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Multicultural Healthy Lifestyle Program

General description of the good practice:

Australia is one of the most culturally diverse populations in the world with more than one-quarter (26%) of Australians born overseas, and 19% born in countries where English is not the first language (Australian Bureau of Statistics, 2017). There is a disproportionate burden of disease among ethnic groups in Australia with considerable variability depending on country of origin (Anikeeva et al., 2015). Migration from a low-middle income country to an industrialised high-income country has a known detrimental impact on health (Alidu & Grunfeld, 2018). Forced migrants or refugees can experience higher risks of physical and psychological factors that could have negative health impacts (Odone, McKee, & McKee, 2018).

ECCQ’s Healthy Multicultural Lifestyle Program offers group based eight-week health education programs on chronic disease prevention and management using culturally tailored and translated resources. Programs are delivered by trained bilingual multicultural health workers. An independent evaluation concluded the program is effective in improving knowledge, confidence and food and physical activity behaviours among participants.

Main activities of the good practice:

In the 2017/2018 financial year, ECCQ delivered 24 programs reaching a total of 306 participants.

The program was developed using best-practice principles. It incorporated tailored resources developed in partnership with communities around identified topics (healthy eating, physical activity, chronic disease prevention and self-management, alcohol consumption and smoking cessation). The program was delivered by trained Multicultural Health Workers from each community and utilises a self-management framework and adult learning principles to facilitate behaviour-change, and promote health and wellbeing.

Communities targeted in the program included Afghani, Arabic-speaking, Burmese, Pacific and South Sea Islander, Sri Lankan, Sudanese, and Vietnamese. These groups were selected based on identified need and to ensure a mix of established and emerging communities.

Results of the good practice:

A program evaluation conducted by Queensland University of Technology showed:

  • Participant knowledge scores increased significantly from 1.7 points at baseline to 5.2 points at week 8.
  • Participants’ confidence of reducing their risk of getting a chronic disease with average scores increasing from 5.1 at baseline to 7.4 at week 8.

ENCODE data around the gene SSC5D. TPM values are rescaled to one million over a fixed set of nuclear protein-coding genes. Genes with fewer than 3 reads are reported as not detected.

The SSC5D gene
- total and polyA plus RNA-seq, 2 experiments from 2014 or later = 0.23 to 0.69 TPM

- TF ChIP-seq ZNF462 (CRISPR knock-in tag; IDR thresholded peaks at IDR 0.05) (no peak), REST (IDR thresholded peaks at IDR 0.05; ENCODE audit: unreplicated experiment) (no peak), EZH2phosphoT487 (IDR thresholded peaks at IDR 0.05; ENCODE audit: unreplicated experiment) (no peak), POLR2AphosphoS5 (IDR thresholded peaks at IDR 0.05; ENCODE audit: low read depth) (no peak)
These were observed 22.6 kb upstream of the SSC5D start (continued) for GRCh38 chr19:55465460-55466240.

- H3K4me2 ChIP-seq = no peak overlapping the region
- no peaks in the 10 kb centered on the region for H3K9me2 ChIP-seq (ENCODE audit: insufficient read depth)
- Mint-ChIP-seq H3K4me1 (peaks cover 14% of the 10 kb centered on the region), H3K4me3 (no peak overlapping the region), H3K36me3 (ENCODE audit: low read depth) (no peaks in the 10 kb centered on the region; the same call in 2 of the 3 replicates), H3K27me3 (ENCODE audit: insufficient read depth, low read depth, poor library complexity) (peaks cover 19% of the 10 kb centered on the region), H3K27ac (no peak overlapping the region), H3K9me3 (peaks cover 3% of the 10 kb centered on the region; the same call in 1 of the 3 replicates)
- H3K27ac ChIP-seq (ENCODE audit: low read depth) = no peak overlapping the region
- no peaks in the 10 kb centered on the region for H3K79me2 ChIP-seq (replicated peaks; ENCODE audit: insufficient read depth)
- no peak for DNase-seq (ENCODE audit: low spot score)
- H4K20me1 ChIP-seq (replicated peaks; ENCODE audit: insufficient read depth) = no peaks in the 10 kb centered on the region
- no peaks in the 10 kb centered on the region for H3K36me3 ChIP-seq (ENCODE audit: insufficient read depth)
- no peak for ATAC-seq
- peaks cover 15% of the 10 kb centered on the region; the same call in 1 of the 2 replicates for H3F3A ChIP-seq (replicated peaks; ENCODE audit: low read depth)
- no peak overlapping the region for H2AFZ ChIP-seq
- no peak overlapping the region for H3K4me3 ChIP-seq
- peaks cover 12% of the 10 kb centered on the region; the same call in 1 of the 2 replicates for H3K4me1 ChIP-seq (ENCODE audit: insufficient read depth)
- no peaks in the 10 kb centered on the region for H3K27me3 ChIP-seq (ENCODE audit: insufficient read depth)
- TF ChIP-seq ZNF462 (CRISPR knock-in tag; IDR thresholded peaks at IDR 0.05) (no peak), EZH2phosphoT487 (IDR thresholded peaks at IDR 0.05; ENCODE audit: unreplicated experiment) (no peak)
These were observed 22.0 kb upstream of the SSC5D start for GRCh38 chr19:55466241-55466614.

• Participants’ confidence in managing a chronic condition increased from 5.2 at baseline to 7.5 at week 8.
  • The proportion of participants who met the physical activity recommendation of doing at least 150 minutes of moderate to vigorous physical activity per week increased from 58.5% at baseline to 77.8% at week 8.
  • Proportion of participants having at least 2 servings of fruit per day increased from 52% to 75.4% at week 8.
  • Percentage of participants who increased their vegetable consumption by at least one serving was 63.2% at week 8 and 85% at week 20 compared to baseline.
  • At week 8, the decrease on average was 1kg for weight, 0.37 points for BMI, 0.8cm for waist, <0.01 for WHtR, 1.5mmHg and 1.9mmHg for diastolic and systolic blood pressure.

Participants were able to sustain these changes 3 months after completing the program. The program showed to be successful in assisting participants with health lifestyle choices within Australia. Participants are also given assistance with navigating the Australian healthcare system, healthy recipes, buying ingredients, connecting to social and physical activities and general health support.

Challenges in implementing the good practice and how they are being addressed:

Delivering a healthy lifestyle program to culturally and linguistically diverse people is challenging due to the specific disease risks for each group.

Studies have shown that chronic disease risks, particularly cardiometabolic risks are different within and between ethnic groups. The differences in risk between groups are thought to be due to differences in body composition and other genetic factors. Socioeconomic status, unhealthy environments, raised stress levels (including related to bias and racism), consumption of unhealthy diets, low levels of physical activity, smoking,  unsafe alcohol consumption, and poor access to health care may explain within and between group differences (Eastwood et al., 2015; El Masri, Kolt, Astell-Burt, & George, 2017; Sanou et al., 2014).

With this in mind, the 8-week program is tailored to fit the needs of each cultural group. It is often delivered in a community language and involves specific food/ingredient choices and social and physical activities. The program is also tailored to the specific needs of current participants. ECCQ is meeting this challenge through a team of trained Multicultural Health Workers who are from the same ethnic background as the participants.